It’s an issue that’s not going to go away. It’s nice to have clauses in contracts that stop people from doing things and absolutely, you have rights as the owner of that information. I think the first principle to recognize is as the employer of someone who has created something the employer owns the works that are created in the course of that person’s employment. The business owns your secret source as you say. It is protectable. The challenge is actually protecting it in practice. How do you find out if somebody’s taken a template and turned it into something that they can use for their own benefit or their new employers? Finding out that it’s happened is the first challenge and the second is drawing a link between their document and yours to the extent that you can show they’ve breached your copyright.

I don’t want to be unhelpful with this but your recourse is you’re limited in practice. You do have the ability to stop it but in practice finding out that it’s been done and actually the remedies that you can access are challenged by … The difficult thing is actually finding out that it’s actually gone. The baseline provision is that it’s confidential information that’s created, be that a client list that the company owns or be that a particular precedent that’s personal to your firm. That will always be protected and protectable. It’s just the challenge in practice of doing it tends to be beyond the resources of most small business operators unless you chance upon somebody and say, “Hey, that checklist looks familiar.” It’s unlikely that you’ll be able to see that it’s been done.

Scott Charlton:
What about the situation where the employee is taking clients away from the firm in general and then if there is some sort of employment contract that the employee was subject to how does that play out in practice do you find?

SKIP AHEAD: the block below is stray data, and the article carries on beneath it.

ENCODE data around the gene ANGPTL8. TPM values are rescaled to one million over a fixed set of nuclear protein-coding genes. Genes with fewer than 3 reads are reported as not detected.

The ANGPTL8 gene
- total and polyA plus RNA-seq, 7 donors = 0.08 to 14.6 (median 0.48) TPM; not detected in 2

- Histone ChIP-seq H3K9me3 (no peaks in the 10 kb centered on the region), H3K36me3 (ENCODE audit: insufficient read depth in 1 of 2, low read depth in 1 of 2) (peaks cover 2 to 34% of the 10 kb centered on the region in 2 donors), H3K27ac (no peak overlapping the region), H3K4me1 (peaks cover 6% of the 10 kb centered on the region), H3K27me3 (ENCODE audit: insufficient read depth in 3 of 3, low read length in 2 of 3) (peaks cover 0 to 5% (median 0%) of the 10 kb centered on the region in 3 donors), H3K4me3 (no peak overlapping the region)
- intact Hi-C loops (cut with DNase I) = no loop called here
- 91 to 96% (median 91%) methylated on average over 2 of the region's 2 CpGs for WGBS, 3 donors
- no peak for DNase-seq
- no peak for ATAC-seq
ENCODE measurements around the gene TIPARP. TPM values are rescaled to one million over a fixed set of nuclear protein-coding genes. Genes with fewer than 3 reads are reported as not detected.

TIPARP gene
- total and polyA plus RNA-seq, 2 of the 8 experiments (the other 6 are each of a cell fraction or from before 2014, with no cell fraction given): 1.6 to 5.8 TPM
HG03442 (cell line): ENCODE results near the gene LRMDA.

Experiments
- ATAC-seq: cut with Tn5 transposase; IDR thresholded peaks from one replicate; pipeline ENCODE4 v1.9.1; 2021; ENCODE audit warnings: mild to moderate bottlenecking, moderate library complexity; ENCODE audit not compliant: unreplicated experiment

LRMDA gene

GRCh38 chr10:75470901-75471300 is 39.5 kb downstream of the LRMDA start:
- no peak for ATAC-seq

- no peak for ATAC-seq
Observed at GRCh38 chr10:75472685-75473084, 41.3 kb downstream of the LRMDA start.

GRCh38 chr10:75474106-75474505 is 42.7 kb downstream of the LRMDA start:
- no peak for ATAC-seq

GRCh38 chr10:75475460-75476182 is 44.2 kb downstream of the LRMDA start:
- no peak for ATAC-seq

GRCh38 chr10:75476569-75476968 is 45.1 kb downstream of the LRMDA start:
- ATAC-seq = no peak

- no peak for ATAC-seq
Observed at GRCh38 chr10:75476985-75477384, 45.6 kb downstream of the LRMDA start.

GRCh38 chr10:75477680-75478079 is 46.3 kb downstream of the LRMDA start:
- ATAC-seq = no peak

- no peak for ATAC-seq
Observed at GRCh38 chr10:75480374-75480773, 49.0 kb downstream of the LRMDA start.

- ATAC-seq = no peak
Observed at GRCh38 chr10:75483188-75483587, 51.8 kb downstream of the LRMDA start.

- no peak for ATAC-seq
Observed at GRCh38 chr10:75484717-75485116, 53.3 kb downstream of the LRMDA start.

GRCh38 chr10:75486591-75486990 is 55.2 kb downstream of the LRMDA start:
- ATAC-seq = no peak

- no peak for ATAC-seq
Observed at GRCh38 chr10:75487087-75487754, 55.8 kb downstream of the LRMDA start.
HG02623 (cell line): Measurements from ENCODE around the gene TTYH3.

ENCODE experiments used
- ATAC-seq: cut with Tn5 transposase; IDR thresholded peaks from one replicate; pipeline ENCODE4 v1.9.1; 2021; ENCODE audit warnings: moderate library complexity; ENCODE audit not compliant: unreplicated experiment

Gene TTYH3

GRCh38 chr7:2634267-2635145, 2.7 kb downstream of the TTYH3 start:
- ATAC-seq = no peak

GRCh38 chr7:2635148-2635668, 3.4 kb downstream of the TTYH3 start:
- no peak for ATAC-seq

Adrian Lynch:
That’s more clear-cut Scott. Having a restraint provision in an employment contract isn’t essential for all professional services businesses. If it’s worded sensibly there’s every chance that that will be enforceable. Quite sensibly the courts don’t particularly like … Or in actual fact actively discourage employers from over-reaching as far as the restraint goes. For a rank-and-file employee they’re still able to work as a financial planner or an accountant once they leave work with you. But what they can’t do is they can’t abuse their position of trust and the access to the knowledge and clients that they’ve gained while in employment with you to the detriment of the employer. In general terms an employer is allowed to do what is reasonably necessary to protect the goodwill of its business.

Best principles suggest that what will be enforceable will be a restraint that prohibits the employee from contacting or receiving work from any person that that particular employee worked for or came into contact with in the past 18 to 24 months. You’ve got a defined segment of clients that are on the no-go zone. If that’s in your contract, in your employment contract and the term of the restraint is reasonable, anywhere from six months to two years in that scenario, then it will stand up and it will be enforceable.

Scott Charlton:
Is it over-complicating things to contemplate a situation where a departing employee actually in full agreement and full openness actually purchases those clients? Would you have that in a side agreement to the employment agreement or is that over-complicating things?

Adrian Lynch:
No, not at all. It happens very frequently. As you can imagine you’ve got the scenario where one of your best and brightest hands in his or her resignation and say, “Look, I’d love to stay here but I’ve got a better offer. I’m going across the road.” The principle will know in his heart of hearts which clients are more likely to go. A deal will be struck. The benefit for the employer is that they’ve got strong leverage under the employment contract. They know that the employee cannot access those clients without being penalized. Generally speaking a deal will be struck on commercial terms and it will look like a normal client sale. On your point in the agreement itself what we’ve often put in the employment contract is a liquidated damages clause which is like a default sale agreement.

What that says is that if I in full knowledge of the restraint in my contract choose to accept the approach from the client that I’m restrained from advising then I know that there is a pre-determined price I will pay my former employer for that client. Usually it’s a little bit above market because otherwise there’s no real incentive for employees to stay. But it’s at or around the market price.

Scott Charlton:
That makes sense. Cool. Any other salutary lessons in this area that you have to share?

Adrian Lynch: